And the 2010 Houndie Goes to...

By Corey Carpenter on February 1, 2011 at 12:00 pm

The Houndie is an award formerly known as the Buckeye NFLer of the Week.  After 2 years of existence, we searched for a catchier name, so with the help of a well placed typo and the ensuing 11W comments, the current title was created.

There are many great aspects of being a Buckeye fan, one of which is a particular man crush you may develop on a player while he is in Columbus and watching his talents grow on Sundays. I’ve always been a Bears fan, but beyond debating whether Cutler is good for the franchise or not, the only reason I watch NFL games is to see what the former Bucks are up to, beacuase I suck at fantasy.

While it may not get the press it deserves quite yet, our sources say that the Houndie has become a prestigious honor amongst the Buckeye alum. Thirteen different players took home the weekly honor in the 2010 season, but only one of them gets to take home the ultimate prize. Before we reveal the winner, let’s take a quick look at how the others did.

If there is one constant complaint amongst Buckeye Nation in the Tressel era, it is the O-Line and the fact that OSU only has 2 starters in the league is a telling sign that us fans might be right. After being traded in the offseason, Rob Sims started all 16 games at LG for the Detroit Lions, helping lead a young offense to 4 straight victories to close out the season. The Lions fans were happy with Sims’ performance and he should be in Detroit for years to come after signing a contract extension. Of course the other lineman is Nick Mangold, who earned his second straight All-Pro honor after starting all 16 games again for the Jets, running his consecutive games started streak to 90 or every game he has played since being drafted in 2005. We must also gives some props to Ben Hartstock here, who though technically not an O-Lineman, has found a niche blocking for the Jets and their running attack.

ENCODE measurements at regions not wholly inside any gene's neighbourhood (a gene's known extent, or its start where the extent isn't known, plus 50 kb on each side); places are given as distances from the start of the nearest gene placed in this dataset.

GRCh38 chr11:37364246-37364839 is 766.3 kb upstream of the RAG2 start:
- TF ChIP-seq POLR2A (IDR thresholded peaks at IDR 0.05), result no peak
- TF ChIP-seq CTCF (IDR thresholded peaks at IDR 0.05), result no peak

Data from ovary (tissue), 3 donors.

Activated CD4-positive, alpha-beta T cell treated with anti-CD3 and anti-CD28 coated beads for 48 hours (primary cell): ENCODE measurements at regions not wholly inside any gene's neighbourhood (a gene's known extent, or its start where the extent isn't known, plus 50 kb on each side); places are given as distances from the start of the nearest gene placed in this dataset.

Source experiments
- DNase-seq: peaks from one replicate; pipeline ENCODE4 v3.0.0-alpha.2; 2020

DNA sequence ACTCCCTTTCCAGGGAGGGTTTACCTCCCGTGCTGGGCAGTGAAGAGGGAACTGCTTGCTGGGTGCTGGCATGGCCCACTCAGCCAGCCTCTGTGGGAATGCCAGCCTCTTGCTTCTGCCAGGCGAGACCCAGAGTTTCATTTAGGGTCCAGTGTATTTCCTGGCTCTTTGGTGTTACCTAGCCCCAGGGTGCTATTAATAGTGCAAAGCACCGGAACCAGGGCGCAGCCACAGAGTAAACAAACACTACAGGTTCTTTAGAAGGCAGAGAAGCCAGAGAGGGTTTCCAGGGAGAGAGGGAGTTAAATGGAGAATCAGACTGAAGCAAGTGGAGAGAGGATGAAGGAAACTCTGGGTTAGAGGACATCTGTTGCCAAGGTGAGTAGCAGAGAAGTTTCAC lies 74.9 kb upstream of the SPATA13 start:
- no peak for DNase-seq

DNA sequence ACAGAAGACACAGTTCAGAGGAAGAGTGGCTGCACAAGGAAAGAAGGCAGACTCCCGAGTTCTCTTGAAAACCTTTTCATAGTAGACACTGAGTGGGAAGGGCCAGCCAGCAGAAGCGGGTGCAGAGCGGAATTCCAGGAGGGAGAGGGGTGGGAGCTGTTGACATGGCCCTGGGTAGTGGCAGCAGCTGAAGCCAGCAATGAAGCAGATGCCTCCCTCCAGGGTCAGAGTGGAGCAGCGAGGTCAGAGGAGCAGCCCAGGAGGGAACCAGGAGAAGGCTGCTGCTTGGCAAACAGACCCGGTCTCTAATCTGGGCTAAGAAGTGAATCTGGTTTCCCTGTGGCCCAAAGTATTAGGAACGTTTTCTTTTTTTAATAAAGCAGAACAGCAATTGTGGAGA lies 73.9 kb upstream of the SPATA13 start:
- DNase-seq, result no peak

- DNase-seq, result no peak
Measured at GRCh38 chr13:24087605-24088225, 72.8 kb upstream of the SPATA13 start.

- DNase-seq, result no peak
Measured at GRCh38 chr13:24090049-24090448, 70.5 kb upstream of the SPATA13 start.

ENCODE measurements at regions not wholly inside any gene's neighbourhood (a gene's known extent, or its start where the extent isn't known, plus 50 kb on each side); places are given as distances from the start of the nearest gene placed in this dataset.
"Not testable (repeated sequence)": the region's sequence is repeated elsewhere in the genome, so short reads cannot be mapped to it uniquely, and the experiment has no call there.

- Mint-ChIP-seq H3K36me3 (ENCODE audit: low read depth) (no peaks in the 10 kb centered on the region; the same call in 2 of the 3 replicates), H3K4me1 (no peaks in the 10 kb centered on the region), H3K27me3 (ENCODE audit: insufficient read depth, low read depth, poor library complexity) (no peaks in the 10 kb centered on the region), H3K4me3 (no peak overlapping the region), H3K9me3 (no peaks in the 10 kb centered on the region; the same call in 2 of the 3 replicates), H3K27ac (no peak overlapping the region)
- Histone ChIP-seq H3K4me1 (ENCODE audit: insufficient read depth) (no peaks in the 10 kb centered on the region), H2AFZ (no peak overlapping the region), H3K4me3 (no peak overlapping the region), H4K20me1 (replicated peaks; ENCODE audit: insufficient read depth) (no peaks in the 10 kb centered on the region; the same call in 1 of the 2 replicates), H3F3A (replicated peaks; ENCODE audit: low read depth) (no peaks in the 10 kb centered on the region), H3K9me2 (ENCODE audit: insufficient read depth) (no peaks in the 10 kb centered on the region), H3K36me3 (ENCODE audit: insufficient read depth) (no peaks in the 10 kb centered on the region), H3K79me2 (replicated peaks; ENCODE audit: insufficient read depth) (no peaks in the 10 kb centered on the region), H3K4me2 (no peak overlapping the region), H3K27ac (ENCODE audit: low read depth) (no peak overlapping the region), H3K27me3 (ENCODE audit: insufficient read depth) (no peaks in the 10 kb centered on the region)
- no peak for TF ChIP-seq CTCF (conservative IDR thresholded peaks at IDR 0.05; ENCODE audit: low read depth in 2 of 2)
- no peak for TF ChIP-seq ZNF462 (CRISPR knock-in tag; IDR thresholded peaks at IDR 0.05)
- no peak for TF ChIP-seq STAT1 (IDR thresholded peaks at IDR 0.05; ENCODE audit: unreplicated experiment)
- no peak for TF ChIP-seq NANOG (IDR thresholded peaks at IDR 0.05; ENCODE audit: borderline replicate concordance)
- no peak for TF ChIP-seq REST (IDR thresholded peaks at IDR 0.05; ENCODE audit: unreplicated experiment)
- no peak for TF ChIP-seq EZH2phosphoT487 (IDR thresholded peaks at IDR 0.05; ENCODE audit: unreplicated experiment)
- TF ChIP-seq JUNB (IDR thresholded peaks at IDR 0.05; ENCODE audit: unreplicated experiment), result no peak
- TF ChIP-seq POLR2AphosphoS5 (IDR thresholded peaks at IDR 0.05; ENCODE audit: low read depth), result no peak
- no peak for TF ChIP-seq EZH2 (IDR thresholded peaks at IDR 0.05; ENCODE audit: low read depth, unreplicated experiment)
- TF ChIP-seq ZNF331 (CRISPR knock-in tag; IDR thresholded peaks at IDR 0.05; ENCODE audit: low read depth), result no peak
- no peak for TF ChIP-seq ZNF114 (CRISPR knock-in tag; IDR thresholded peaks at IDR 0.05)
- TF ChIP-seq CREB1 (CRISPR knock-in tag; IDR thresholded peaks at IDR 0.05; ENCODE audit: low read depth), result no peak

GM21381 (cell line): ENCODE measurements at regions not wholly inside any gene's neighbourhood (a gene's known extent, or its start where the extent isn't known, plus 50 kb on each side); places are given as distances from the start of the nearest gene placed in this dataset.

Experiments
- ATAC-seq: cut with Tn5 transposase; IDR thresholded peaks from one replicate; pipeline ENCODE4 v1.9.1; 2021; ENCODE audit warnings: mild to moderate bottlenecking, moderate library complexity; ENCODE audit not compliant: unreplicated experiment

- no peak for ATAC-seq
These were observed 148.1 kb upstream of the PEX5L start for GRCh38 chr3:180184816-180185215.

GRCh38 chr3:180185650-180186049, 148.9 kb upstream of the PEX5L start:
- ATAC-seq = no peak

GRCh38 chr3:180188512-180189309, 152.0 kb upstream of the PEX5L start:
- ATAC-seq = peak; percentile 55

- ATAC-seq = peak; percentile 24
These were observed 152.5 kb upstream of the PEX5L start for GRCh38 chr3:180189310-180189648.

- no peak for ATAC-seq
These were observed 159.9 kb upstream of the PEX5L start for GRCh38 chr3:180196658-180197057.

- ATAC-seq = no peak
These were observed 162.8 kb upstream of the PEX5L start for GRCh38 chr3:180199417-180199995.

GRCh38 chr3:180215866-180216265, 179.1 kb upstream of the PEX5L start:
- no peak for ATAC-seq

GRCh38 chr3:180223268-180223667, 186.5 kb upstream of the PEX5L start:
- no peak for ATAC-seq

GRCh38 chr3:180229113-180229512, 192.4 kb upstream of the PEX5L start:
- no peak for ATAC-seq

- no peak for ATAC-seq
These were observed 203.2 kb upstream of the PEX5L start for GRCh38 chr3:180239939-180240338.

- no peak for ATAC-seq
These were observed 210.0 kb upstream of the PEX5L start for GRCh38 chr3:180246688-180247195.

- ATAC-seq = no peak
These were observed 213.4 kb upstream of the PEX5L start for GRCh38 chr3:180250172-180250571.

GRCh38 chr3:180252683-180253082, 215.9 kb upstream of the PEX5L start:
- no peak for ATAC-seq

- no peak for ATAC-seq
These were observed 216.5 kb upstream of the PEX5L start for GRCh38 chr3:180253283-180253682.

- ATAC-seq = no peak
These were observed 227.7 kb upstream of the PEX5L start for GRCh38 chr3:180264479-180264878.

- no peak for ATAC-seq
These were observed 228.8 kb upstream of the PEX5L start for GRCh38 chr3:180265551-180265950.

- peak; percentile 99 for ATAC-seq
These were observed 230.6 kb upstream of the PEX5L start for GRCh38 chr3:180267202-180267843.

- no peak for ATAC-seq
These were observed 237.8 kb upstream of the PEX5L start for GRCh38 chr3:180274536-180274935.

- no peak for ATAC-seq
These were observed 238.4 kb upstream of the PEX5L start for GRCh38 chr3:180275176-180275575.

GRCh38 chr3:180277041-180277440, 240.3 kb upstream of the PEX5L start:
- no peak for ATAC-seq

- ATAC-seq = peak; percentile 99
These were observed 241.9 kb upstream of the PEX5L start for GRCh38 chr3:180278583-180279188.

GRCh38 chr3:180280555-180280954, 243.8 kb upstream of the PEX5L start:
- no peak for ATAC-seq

We were treated to a Troy Smith sighting in the middle of the 49ers season, as he lead them to consecutive wins in week eight and ten, but quickly fell back to earth in the shutout loss to Tampa in week 11. He had earned the backing of his teammates (along with week 8 and 10 Houndies), but Samurai Mike played musical chairs when Alex Smith returned and the indecisiveness eventually cost him his job. Smith finished the season with a 77.8% QB rating, throwing for 5 TD’s and 4 picks, but he more than likely won’t be back with San Fran.

Beanie Wells had a disappointing season, trying to fight through a preseason knee injury that never fully healed and an offense that was downright awful. Wells finished the season with 397 yards on a 113 carries, good for only 3.4 yards per tote. He ran for 75 yards in his season debut week 3, but only topped 54 yards twice after that and found the end zone just a couple of times, failing to take home a Houndie in 2010. Needless to say, 2011 needs to be a HUGE year for Beanie, if he is going to stay in Arizona.

At receiver, Santonio and Brian Hartline fought for the best season at the position, each playing in 12 games. Hartline sat the last 4 due to injury and finished the season with 43 catches for 615 yards and a TD, while Holmes snagged 52 for 746 and 6 TD’s. Holmes clearly has the better QB and team, but I think we can all admit we are surprised by how well Hartline has done thus far.

The other Brian is still struggling to adjust (though his QB situation is worse off), as Robiskie caught 29 for 310 yards and 3 TD’s, all coming over the final three weeks. Robo seem to develop some nice chemistry with Colt McCoy over the last quarter of the season, but with a new regime in Cleveland, he is going to have to prove himself more this season. Down in Atlanta, Michael Jenkins sat out the first five games, but returned to become the Falcons #3 receiver with 41 catches for 505 yards and 2 TD’s. If Tony Gonzalez does retire, Jenkins should see more targets in 2011.